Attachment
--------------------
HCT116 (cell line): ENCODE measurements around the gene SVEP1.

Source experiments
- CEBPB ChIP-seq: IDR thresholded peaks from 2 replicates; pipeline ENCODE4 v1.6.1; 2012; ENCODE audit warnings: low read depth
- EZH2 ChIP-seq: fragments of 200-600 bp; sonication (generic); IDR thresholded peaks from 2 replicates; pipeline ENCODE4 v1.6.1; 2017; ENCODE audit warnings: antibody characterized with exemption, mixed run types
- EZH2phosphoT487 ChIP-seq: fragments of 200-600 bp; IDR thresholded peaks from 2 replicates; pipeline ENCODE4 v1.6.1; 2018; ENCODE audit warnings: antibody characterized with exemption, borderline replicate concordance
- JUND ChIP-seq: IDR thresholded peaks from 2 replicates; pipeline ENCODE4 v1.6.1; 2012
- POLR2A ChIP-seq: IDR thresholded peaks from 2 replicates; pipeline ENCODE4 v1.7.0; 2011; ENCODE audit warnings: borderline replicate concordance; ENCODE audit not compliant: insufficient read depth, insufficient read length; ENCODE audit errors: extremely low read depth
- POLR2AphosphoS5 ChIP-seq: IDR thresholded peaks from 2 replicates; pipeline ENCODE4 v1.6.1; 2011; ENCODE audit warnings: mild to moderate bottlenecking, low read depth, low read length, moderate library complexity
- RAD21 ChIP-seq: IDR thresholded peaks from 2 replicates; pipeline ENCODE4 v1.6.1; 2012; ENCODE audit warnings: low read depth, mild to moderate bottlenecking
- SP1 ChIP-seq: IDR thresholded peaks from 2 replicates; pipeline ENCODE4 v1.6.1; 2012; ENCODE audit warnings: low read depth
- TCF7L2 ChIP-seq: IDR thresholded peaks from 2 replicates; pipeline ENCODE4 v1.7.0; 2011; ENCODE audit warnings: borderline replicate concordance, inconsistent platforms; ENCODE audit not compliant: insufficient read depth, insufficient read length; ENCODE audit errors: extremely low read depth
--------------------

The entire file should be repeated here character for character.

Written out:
HCT116 (cell line): ENCODE measurements around the gene SVEP1.

Source experiments
- CEBPB ChIP-seq: IDR thresholded peaks from 2 replicates; pipeline ENCODE4 v1.6.1; 2012; ENCODE audit warnings: low read depth
- EZH2 ChIP-seq: fragments of 200-600 bp; sonication (generic); IDR thresholded peaks from 2 replicates; pipeline ENCODE4 v1.6.1; 2017; ENCODE audit warnings: antibody characterized with exemption, mixed run types
- EZH2phosphoT487 ChIP-seq: fragments of 200-600 bp; IDR thresholded peaks from 2 replicates; pipeline ENCODE4 v1.6.1; 2018; ENCODE audit warnings: antibody characterized with exemption, borderline replicate concordance
- JUND ChIP-seq: IDR thresholded peaks from 2 replicates; pipeline ENCODE4 v1.6.1; 2012
- POLR2A ChIP-seq: IDR thresholded peaks from 2 replicates; pipeline ENCODE4 v1.7.0; 2011; ENCODE audit warnings: borderline replicate concordance; ENCODE audit not compliant: insufficient read depth, insufficient read length; ENCODE audit errors: extremely low read depth
- POLR2AphosphoS5 ChIP-seq: IDR thresholded peaks from 2 replicates; pipeline ENCODE4 v1.6.1; 2011; ENCODE audit warnings: mild to moderate bottlenecking, low read depth, low read length, moderate library complexity
- RAD21 ChIP-seq: IDR thresholded peaks from 2 replicates; pipeline ENCODE4 v1.6.1; 2012; ENCODE audit warnings: low read depth, mild to moderate bottlenecking
- SP1 ChIP-seq: IDR thresholded peaks from 2 replicates; pipeline ENCODE4 v1.6.1; 2012; ENCODE audit warnings: low read depth
- TCF7L2 ChIP-seq: IDR thresholded peaks from 2 replicates; pipeline ENCODE4 v1.7.0; 2011; ENCODE audit warnings: borderline replicate concordance, inconsistent platforms; ENCODE audit not compliant: insufficient read depth, insufficient read length; ENCODE audit errors: extremely low read depth